Every July the terrific folks in my neighborhood and ward pull together to give the children a constructive summer activity that not only gives them something fun do to, but it helps others as well. It’s called the Nibley Neighborhood Circus.
Flyers go out alerting everyone to the initial meeting. All children in our ward boundaries (we live in a small Utah town, so the boundaries aren’t very big) are invited to participate in a pretend circus that will be performed in a large yard for whatever crowd can be gathered. Kids choose to be tightrope walkers (walking over a low wooden beam with an umbrella); strongmen (wearing superhero costumes stuffed with balloons or newspaper and carrying Styrofoam barbells); barrel riders (on stick horses); lions, tigers, or tamers; clowns; acrobats; any circus act you can come up with and get creative with.
For the next few days, acts are created and choreographed to music by older children. Mothers oversee, and help keep younger children where they need to be, but pretty much leave the creative process to the kids. Songs are learned for the opening and closing numbers, which include everyone all together. The kids then practice the show for a couple of mornings while moms pool resources to gather and make costumes.
The Young Women begin gathering donations for the concessions that they’ll sell during the show, and build a concessions stand. Families share anything from packaged candy to home baked goodies, to the harvests from their gardens. Connections and generous donations yield popcorn and cotton candy makers, as well as a sound system.
Flyers go out again to advertise the circus performance. It’s a bring-your-own-chair event on the lawn, with a 50-cent admission. Rings are painted in the grass, Christmas lights mark the stage, murals are colored and taped to the fence.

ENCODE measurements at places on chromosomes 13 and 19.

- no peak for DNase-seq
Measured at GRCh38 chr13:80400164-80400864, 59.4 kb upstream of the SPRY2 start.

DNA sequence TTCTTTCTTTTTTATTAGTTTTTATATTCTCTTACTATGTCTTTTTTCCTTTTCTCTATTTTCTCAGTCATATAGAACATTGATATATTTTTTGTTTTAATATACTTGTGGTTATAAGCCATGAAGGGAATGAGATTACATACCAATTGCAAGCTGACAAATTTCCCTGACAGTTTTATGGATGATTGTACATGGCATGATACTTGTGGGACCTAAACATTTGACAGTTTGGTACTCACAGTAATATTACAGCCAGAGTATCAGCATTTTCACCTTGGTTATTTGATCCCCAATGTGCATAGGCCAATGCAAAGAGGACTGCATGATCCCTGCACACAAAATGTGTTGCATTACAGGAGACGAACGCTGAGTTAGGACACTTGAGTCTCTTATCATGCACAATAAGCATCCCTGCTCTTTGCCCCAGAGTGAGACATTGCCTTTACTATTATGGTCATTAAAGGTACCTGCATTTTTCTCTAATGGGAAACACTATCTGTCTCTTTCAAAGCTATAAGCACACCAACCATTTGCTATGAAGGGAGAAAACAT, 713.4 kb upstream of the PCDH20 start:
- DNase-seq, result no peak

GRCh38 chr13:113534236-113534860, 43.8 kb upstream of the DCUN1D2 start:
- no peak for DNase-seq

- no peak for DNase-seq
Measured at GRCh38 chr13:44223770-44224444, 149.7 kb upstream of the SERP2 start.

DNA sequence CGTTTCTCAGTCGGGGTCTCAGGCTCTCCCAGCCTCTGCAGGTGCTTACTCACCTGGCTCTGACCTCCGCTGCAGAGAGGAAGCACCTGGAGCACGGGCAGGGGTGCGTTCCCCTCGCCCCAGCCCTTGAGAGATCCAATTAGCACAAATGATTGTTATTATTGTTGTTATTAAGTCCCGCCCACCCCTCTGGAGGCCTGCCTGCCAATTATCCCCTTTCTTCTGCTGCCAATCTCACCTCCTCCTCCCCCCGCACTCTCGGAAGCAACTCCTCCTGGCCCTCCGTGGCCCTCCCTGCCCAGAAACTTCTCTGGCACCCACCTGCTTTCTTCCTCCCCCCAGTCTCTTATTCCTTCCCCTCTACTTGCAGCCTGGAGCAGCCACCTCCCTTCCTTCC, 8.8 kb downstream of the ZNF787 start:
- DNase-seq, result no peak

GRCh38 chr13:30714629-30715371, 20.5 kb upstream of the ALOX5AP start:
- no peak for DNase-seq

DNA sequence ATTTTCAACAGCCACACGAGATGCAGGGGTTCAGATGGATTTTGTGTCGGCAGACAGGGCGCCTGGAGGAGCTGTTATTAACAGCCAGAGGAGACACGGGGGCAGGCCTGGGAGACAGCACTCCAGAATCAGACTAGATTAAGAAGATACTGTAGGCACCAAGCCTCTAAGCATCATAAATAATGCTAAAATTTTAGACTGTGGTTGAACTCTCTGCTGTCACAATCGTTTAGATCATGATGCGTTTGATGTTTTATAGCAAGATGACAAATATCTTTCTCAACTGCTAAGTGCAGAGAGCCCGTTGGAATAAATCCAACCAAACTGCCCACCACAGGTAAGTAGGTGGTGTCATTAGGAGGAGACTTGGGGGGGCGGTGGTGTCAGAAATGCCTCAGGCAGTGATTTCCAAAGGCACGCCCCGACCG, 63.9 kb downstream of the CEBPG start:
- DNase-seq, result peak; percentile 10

A large crowd of parents, grandparents, and friends and neighbors in the community arrive to see the circus that’s come to town. The show attracts members and non-members alike, both as performers and audience. Neighbors with no children at home come to watch. Families who couldn’t schedule coming to practices still come to watch their friends. And through admission and concessions, money is raised for phase 2 of the project.
When the music fades and the yard is cleared out, groups of these children head to the back-to-school sales and purchase school supplies with the money earned. Mothers and daughters sew school bags. The supplies are put in the school bags and then sent to the Church’s Humanitarian Center to be donated to children who need them. Last summer, the children earned $459 and put together 123 school bags.
I cannot take credit for any of this. I’m just grateful I live in the midst of so many good people and that my family gets to be a part of it. I love that my children get to do something creative and dramatic, spend fun time with their friends, and yet have a higher purpose. I love that it’s a joint effort between so many people and that our community supports it. I love that in the summertime, when many people are scattered, we get to come together and help make the world a better place. Here’s to making this a better world this summer!
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